Astrophysicist Subrahmanyan Chandrasekhar. Photo courtesy of the University of Chicago Photographic Archive.
From creating the first self-sustaining nuclear reaction to redefining Chicago’s administrative borders, students, faculty, and alumni of the University of Chicago have greatly contributed the story of human discovery.
However, some discoveries made in Hyde Park have gotten more press than others. Indeed, while many are well aware of the impacts of the Chicago school of economics, few know that there is also a Chicago school of literary criticism, or that blood depots, sleep science, and even the missing link between fish and tetrapod were all pioneered and discovered at the University of Chicago. This column, “Reaching into the Unknown,” focuses on some of the lesser-known discoveries at the University of Chicago, ranging from the historic to the obscure and from the fascinating to the downright bizarre. This week, we look back at the accomplishments of Subrahmanyan Chandrasekhar, an astrophysicist.
The University of Chicago is no stranger to breakthroughs in astronomy and astrophysics. Carl Sagan and Edwin Hubble are both alumni, and three out of NASA’s four Great Observatorytelescopes are named after UChicago scholars: Edwin Hubble, Arthur Compton, and Subrahmanyan Chandrasekhar. Chandrasekhar, for whom the Chandra X-Ray Observatory is named, was one of the most important—yet relatively obscure—astrophysicists of the 20th century.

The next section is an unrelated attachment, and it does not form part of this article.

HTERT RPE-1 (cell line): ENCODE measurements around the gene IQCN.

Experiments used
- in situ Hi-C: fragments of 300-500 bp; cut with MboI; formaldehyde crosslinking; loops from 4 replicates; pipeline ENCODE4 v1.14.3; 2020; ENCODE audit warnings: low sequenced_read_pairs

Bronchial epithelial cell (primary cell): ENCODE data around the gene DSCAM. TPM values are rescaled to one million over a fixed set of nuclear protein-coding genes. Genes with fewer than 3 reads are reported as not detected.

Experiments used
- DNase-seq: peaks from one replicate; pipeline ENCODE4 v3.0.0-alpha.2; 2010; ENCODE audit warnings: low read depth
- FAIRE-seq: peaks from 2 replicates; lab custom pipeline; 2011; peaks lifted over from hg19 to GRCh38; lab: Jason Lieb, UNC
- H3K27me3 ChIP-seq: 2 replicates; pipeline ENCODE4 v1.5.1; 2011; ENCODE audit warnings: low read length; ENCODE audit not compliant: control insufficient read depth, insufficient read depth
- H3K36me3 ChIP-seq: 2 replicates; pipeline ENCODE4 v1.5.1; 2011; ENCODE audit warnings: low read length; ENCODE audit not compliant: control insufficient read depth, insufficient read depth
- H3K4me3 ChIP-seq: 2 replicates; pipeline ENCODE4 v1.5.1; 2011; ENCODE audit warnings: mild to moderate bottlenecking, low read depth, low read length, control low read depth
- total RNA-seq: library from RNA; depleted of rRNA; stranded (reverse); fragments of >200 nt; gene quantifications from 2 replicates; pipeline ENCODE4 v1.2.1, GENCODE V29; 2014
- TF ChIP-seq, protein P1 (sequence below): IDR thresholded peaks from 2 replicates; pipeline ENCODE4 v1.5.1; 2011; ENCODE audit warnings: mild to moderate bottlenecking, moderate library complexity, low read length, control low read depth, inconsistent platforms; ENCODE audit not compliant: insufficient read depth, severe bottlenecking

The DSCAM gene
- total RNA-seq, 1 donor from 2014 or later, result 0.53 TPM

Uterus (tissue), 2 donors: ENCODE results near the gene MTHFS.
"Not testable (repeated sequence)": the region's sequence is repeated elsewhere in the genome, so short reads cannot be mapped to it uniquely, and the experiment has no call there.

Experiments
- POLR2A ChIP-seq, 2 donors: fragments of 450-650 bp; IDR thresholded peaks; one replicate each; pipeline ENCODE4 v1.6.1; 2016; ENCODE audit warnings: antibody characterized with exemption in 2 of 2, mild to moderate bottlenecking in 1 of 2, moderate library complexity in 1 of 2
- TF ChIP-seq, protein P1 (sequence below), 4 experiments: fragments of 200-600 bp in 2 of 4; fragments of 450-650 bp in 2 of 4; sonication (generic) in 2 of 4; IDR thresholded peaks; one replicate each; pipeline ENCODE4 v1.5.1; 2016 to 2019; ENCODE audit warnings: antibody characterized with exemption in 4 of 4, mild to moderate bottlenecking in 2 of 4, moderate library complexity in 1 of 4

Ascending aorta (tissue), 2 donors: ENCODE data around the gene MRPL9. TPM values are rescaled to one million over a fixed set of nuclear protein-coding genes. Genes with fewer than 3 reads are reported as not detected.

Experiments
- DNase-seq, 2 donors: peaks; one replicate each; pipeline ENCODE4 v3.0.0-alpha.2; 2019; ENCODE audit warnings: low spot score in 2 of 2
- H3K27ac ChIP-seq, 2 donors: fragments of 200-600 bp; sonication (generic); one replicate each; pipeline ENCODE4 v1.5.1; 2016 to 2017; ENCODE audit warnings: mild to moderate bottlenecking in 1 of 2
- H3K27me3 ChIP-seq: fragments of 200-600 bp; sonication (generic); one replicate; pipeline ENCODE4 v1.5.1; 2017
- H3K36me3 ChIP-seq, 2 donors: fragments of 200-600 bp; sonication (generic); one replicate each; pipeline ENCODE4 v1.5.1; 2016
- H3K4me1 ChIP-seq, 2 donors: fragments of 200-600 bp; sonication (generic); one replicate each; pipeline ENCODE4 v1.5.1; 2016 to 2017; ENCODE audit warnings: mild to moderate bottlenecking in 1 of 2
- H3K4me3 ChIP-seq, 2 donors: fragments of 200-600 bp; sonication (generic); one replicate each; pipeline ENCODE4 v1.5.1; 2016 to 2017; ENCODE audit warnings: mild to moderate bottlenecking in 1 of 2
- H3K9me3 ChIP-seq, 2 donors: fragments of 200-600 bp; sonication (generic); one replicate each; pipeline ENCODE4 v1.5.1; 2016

Born in eastern Punjab (in what is now Pakistan) in 1910, Chandrasekhar began university at the age of 14 before being accepted to Cambridge as part of scholarship grant awarded by HRH’s Government of India. After graduating, Chandrasekhar was offered a professorship at the Yerkes Observatory, which he initially declined. However, Chandrasekhar ultimately accepted the offer after being convinced by former University president Robert Maynard Hutchins.
Among his many discoveries, Chandrasekhar contributed immensely to the study of black holes and gravitational waves—even though the existence of both phenomena had only been theorized at the time. He also posited the Chandrasekhar limit, which is a calculation of the maximum mass attainable by a white dwarf star before it implodes on itself to form a black hole or neutron star.
Chandrasekhar would serve as a member of the University of Chicago faculty for 58 years, and guided 45 astrophysics students through their doctoral studies. Chandrasekhar was awarded the 1983 Nobel Prize in Physics (along with William Fowler of the California Institute of Technology) for his work on stellar structure and evolution; however, since the award only recognized his earliest research, he saw it as a denigration of a lifetime’s achievement.
Upon his death, his wife Lalitha Chandrasekhar donated the winnings from his Nobel Prize in Physics to a fellowship annually awarded to an outstanding applicant to the astronomy graduate program at UChicago.